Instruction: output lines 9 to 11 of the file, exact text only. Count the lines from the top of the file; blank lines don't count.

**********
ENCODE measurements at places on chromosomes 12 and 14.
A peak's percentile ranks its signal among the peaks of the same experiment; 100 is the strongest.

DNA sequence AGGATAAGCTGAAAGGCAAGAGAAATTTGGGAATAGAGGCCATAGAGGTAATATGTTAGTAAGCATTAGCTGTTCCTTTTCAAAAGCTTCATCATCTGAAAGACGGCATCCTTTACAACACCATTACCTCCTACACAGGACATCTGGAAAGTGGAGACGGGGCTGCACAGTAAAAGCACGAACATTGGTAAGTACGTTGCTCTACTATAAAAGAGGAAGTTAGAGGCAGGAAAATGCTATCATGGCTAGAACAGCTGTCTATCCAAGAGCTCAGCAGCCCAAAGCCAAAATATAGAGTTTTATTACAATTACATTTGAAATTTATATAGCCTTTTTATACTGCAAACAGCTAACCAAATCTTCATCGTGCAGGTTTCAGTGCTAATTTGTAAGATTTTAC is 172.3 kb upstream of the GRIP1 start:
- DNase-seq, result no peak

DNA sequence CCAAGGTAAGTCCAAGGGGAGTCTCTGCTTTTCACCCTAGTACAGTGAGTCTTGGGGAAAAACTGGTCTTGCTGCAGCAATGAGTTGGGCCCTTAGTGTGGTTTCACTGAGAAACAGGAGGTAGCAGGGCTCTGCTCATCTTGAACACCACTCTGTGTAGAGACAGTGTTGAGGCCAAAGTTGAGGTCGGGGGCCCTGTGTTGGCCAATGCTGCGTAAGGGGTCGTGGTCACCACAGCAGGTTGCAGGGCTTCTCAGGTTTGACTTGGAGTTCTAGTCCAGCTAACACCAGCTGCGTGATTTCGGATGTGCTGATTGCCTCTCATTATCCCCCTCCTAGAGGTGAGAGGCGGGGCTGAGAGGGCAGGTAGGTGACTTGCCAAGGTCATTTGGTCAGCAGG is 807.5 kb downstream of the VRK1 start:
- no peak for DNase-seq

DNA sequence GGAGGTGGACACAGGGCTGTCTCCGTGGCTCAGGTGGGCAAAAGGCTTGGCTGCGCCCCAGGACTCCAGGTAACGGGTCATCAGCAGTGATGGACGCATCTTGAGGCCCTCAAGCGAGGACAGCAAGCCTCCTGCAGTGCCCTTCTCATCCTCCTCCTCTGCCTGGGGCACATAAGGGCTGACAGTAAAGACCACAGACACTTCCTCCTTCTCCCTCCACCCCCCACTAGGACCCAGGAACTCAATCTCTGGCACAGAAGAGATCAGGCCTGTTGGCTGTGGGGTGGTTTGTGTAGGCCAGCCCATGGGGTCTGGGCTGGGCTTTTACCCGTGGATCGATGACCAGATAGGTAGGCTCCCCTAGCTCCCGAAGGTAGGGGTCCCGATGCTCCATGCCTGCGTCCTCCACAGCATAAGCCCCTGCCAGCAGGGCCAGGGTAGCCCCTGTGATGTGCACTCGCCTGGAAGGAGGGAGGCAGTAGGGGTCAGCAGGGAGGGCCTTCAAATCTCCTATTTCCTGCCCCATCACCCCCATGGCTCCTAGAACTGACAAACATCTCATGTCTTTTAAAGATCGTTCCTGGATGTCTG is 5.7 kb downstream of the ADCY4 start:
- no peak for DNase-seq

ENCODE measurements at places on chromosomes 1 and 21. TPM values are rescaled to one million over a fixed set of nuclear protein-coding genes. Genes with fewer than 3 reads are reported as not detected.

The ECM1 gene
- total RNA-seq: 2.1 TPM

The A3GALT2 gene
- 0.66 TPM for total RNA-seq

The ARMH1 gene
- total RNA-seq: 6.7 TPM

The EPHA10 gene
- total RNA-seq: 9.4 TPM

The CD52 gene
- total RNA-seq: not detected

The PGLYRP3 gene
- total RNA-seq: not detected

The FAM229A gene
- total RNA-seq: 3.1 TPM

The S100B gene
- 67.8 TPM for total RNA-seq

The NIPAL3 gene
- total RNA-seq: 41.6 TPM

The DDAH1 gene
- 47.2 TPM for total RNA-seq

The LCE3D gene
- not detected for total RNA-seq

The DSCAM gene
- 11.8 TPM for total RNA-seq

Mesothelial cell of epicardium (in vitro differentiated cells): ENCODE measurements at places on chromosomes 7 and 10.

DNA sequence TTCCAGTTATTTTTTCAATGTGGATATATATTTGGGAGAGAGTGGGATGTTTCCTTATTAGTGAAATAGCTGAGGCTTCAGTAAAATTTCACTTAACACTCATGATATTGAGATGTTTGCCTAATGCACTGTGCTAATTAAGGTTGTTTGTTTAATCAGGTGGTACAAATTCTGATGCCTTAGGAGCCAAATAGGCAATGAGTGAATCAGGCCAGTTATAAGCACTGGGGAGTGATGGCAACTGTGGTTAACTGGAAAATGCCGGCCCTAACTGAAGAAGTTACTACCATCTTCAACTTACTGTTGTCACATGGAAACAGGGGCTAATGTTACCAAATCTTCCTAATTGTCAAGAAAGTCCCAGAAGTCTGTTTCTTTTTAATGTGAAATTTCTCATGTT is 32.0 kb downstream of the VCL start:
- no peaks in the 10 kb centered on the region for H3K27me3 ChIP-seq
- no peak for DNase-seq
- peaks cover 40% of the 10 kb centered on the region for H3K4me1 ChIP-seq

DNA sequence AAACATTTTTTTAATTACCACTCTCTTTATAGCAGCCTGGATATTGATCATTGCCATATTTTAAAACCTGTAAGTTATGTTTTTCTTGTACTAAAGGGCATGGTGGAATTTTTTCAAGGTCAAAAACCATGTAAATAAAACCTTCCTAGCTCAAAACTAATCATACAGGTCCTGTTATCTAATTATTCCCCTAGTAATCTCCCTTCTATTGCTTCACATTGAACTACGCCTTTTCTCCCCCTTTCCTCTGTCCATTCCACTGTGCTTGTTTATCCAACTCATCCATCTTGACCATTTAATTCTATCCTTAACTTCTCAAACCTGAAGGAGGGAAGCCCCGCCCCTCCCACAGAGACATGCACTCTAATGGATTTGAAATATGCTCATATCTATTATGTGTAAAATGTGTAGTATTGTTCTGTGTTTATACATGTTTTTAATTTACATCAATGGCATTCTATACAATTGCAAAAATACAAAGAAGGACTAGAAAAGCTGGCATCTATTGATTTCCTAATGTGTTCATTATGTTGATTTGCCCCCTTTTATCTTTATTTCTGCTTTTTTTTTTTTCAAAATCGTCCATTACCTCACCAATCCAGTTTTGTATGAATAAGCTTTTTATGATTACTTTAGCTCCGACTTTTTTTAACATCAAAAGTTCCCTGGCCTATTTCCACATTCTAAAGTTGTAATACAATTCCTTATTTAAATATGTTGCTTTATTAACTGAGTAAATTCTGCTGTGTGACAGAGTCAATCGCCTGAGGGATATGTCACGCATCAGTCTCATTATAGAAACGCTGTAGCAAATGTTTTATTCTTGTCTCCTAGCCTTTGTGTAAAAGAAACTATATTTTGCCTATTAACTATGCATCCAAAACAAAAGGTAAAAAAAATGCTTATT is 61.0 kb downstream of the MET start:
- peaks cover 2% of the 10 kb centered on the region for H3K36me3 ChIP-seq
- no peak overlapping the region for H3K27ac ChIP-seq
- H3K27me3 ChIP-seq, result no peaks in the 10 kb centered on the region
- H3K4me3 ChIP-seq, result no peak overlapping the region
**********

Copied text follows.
ENCODE measurements at places on chromosomes 1 and 21. TPM values are rescaled to one million over a fixed set of nuclear protein-coding genes. Genes with fewer than 3 reads are reported as not detected.

The ECM1 gene
- total RNA-seq: 2.1 TPM